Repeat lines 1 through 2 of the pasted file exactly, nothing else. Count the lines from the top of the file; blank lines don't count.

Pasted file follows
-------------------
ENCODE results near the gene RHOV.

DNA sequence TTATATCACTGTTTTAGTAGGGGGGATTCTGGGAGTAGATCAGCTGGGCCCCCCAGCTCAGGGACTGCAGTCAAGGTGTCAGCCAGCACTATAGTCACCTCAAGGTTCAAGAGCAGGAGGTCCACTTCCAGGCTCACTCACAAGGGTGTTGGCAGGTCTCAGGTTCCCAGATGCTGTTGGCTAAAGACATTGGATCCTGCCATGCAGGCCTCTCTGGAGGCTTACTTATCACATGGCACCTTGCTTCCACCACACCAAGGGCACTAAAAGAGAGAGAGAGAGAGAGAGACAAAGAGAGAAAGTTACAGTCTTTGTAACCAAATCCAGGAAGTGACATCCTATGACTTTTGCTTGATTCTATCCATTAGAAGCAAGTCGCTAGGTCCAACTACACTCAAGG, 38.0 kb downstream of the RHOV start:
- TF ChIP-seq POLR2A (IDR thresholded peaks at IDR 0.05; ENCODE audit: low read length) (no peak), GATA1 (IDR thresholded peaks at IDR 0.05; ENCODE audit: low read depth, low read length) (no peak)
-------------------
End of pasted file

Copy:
ENCODE results near the gene RHOV.

DNA sequence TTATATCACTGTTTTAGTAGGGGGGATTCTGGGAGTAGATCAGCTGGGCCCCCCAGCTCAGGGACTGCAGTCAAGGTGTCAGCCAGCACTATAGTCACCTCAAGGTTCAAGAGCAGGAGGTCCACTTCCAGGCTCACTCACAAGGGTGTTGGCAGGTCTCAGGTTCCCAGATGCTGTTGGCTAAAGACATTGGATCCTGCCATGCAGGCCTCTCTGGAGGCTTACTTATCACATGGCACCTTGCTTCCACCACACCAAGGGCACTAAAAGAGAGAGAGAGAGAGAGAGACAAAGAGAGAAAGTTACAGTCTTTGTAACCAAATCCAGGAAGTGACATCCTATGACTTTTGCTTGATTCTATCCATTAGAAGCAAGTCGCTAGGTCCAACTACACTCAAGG, 38.0 kb downstream of the RHOV start: